A New Idea about What Triggers Alzheimer’s – Certain inherited genetic mutations lead to Alzheimer’s disease (AD), but they are relatively rare. A recent study from my laboratory, however, shows that gene alterations that are not passed along by one’s parents may also play a key role in triggering the disease. This happens as a result of a process that occurs in the cell nucleus, known as gene recombination (GR), which can make changes to the DNA “blueprint” in human neurons.
Neuronal GR acts on a gene called APP (amyloid precursor protein), which plays a central role in Alzheimer’s, producing thousands of APP DNA variations. Such variations can occur in the normal brain but are altered further in AD. If our data are confirmed, this would indicate that recombination in these neurons may be involved in the disease process that leads to Alzheimer’s. And our findings point as well to a class of existing medicines, approved for other disorders, which can interrupt GR and thus might be used to treat Alzheimer’s. Read More > at Scientific American
Gavin Newsom deploys strike team to fix ‘chronically mismanaged’ California DMV – California’s new governor signaled on Wednesday he is making the state’s “chronically mismanaged” Department of Motor Vehicles a major priority, announcing the creation of a new team to improve services.
“By any metric, California DMV has been chronically mismanaged and failed in its fundamental mission to the state customers it serves and the state workers it employs,” Newsom said in a statement. “It’s time for a reinvention.”
The news comes as the DMV struggles with a barrage of issues, mostly with issuing federally-mandated Real ID cards and improperly registering Californians to vote through the state’s Motor Voter program. Despite setbacks, the DMV has substantially reduced wait times in recent months.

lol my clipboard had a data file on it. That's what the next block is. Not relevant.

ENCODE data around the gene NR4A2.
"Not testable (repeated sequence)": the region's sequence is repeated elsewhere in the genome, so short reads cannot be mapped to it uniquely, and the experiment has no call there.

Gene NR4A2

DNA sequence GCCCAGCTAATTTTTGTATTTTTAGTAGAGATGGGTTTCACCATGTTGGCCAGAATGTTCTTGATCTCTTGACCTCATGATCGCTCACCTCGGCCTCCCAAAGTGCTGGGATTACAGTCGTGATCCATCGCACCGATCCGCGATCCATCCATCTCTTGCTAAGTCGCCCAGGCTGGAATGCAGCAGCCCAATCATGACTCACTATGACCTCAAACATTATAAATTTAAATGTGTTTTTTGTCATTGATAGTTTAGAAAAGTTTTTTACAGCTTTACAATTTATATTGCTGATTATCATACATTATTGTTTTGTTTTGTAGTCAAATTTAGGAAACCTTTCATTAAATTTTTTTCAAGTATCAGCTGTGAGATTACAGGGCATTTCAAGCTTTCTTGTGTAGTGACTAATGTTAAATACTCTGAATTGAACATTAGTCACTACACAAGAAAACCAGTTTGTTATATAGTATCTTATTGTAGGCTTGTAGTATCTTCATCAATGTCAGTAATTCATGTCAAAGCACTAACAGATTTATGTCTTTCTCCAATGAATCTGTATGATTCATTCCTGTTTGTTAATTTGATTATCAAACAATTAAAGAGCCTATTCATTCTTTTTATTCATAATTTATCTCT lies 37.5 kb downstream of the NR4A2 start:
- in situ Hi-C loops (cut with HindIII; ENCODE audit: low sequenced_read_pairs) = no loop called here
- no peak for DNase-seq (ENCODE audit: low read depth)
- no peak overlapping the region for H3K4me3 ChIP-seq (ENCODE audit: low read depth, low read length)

Newsom said he will also expedite an ongoing performance audit into the DMV. According to his office, he ordered an “accelerated review of early findings within 30 days” of the investigation being led by the Department of Finance.
San Francisco’s Homelessness Tradeoff – Proposition C was approved by 61 percent of voters in November, and Ted Egan, who works out of the controller’s office in San Francisco, estimates it will raise anywhere from $250 to $300 million annually, depending on tax base growth. That money is meant to pay for services to reduce homelessness—housing, mental health care, shelters and rental assistance among the services the city could provide.
The largest, single business tax increase in San Francisco history, the 0.5 percent levy only applies to businesses with more than $50 million in local gross receipts and to corporate headquarters already paying the city’s administrative office tax. That’s only between 300 and 400 businesses among the more than 13,000 already paying a gross receipts tax, according to the city Office of Economic Analysis.
Egan calls the plan “narrowly based” as a result, but it faces legal challenges that could stall the funding for years.
Homelessness has risen sharply in major West Coast cities, and moderately in San Francisco, despite declining nationally the last five years, Egan said.
San Francisco spent $380 million on homeless services in fiscal year 2017-18, and a point-in-time count of the homeless population in March revealed about 7,000 people without shelter.
…On the flip side, the new tax will incentivize some businesses to move or add jobs outside San Francisco for a net average annual loss of 725 to 875 jobs and $200 million to $240 million in GDP during the next two decades, according to Egan’s office. That’s an average loss of 0.1 percent jobs and 0.1 percent GDP a year, which could hurt the city in an economic downturn.
“In a recession, this would be a more painful recession,” Egan said. Read More > at Route Fifty
Sears Gets Another Reprieve, But Mall Owners Just Want It To Go Away Already – Sears has once again avoided the chopping block, but some of its key landlords aren’t cheering.
Sears Holdings Chairman and former CEO Eddie Lampert has reached a deal with attorneys for his hedge fund, ESL Investments, to pay $4.4B to keep 425 locations open as the company’s bankruptcy auction proceeds. The transaction was agreed upon with the condition that Lampert pay $120M in cash Wednesday afternoon, CNN reports.